Shrinkage - Influence of compaction and curing

Cheung, Eric (2001). Shrinkage - Influence of compaction and curing B.Sc Thesis, School of Engineering, The University of Queensland.

       
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Author Cheung, Eric
Thesis Title Shrinkage - Influence of compaction and curing
School, Centre or Institute School of Engineering
Institution The University of Queensland
Publication date 2001
Thesis type B.Sc Thesis
Supervisor Dr. Liza O'Moore
Dr M.B. Nooru-Mohamed
Total pages 109
Language eng
Subjects 09 Engineering
Formatted abstract

This thesis centres on a series of experiments on the influence of curing and compaction in shrinkage, creep and strength of concrete. Compaction and curing have significant influence on the strength of concrete, as insufficient compaction will produce poor quality concrete, and the immature termination of curing will lead to deterioration of durability. However, the study on the influence of compaction and curing on volume change still have gaps to be filled, and it is our aim to fill in some of the gaps in shrinkage and creep.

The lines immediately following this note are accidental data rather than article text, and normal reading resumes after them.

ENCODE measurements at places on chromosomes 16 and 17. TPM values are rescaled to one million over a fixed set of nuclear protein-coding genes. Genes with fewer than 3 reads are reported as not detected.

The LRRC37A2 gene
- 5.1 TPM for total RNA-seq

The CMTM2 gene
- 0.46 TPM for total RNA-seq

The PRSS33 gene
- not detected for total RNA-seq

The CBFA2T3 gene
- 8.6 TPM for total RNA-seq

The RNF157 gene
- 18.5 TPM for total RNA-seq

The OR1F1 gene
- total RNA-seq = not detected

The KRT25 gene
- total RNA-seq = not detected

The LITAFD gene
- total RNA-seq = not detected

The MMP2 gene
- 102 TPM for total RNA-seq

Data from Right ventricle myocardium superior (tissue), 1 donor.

Specimens are cast with different degrees of compaction (100%, 95%, 90%) and lengths of in-mould curing (1 day, 3 days, 7 days). Standard specimens are also prepared, as a comparison to the non-standard specimens, with 100% compaction and standard moist-curing, in accordance in AS1012.  

3 sets of tests on the strength of the specimens are performed, namely compressive strength, modulus of rupture and Young’s modulus. Drying shrinkage specimens are prepared and volume changes are recorded every 7 days for 56 days. The creep specimens are set up in hydraulic rigs and volume changes are recorded every 7 days for 42 days. Based on the results collected, although some inferences are made regarding the influence of compaction and curing on shrinkage and curing, further studies will be needed to achieve a more conclusive statement on these behaviours.

Keyword Compaction
Curing
Additional Notes * Civil Engineering undergraduate theses. 2001

Document type: Thesis
Collection: UQ Theses (non-RHD) - UQ staff and students only
 
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Created: Mon, 30 Sep 2013, 15:38:09 EST by Mr Yun Xiao on behalf of Scholarly Communication and Digitisation Service